Migrants struggle to own homes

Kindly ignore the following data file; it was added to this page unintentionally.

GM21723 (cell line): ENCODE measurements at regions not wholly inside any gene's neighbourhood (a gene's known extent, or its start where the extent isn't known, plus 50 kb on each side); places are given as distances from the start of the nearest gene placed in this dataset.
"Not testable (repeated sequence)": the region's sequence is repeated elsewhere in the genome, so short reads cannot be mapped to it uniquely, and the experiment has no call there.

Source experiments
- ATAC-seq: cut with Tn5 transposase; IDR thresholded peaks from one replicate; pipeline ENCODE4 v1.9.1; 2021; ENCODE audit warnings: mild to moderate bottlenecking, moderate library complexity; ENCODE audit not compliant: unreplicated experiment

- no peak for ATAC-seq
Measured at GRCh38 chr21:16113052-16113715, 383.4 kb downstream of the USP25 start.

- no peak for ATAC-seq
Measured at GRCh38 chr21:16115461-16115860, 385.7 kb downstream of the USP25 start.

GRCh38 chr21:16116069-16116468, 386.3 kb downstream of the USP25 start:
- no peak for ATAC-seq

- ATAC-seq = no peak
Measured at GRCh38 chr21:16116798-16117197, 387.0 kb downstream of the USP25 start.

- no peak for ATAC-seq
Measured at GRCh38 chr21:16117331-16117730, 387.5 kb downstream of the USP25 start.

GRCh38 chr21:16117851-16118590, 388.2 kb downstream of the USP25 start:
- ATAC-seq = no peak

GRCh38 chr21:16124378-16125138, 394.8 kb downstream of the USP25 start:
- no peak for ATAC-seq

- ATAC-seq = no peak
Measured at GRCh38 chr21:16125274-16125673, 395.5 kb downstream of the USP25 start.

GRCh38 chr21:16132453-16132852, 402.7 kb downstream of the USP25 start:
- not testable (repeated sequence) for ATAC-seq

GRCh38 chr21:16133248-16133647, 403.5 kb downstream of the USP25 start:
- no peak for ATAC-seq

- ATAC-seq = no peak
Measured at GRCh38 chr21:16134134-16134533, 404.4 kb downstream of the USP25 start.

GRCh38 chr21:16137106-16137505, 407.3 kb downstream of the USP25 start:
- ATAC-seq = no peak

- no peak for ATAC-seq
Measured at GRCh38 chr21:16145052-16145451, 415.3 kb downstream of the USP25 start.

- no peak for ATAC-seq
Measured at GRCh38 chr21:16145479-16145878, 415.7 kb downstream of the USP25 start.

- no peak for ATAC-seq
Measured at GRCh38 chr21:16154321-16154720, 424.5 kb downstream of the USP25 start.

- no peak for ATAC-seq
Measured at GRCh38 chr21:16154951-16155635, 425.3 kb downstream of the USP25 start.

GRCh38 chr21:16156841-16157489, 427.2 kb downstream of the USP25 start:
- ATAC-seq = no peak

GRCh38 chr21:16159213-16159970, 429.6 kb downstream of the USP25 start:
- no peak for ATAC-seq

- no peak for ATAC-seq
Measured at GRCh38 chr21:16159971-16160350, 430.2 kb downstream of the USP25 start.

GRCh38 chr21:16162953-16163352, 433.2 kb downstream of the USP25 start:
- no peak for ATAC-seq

Less than 10 percent of migrants own the homes they live in compared to 76 percent of Greeks, according to a new survey carried out by the University of Athens that compares migrants’ living conditions to those of locals. The study found that only 8.2 percent of immigrants living in Greece own their homes, a figure that is only likely to decrease in the months to come given the lack of mortgages approved by banks. Whereas 21.9 percent of loan requests were approved in 2007, only 1.6 percent have been approved this year. The survey suggests that the abodes of migrants are substantially smaller and older than those occupied by Greeks. It indicates, for instance, that 80 percent of Greeks live in homes that are at least 60 square meters in size, while 60 percent of immigrants reside in properties that are no larger than 60 square meters. Also, the apartments in which migrants live are usually basement, ground or first-floor properties, rarely include garages and less than a quarter have balconies. The survey, which is designed to be used as a tool to measure how well migrants are integrating into Greek society, also reveals the high concentration of foreigners living in urban areas. While almost two in three Greeks live in cities, the figure ranges from 70 to 90 percent among immigrants. For example, 70.3 percent of Albanians live in urban conurbations compared to 89.7 percent of Asians and Africans. About half of the roughly 1 million immigrants living in Greece are undocumented. According to the University of Athens’s research, migrant households are twice as likely to be «severely burdened» by their utility bills as Greek ones. Also, the number of immigrants who cannot meet their mortgage repayments has gone up from 5.3 percent two years ago to 8.7 percent this year.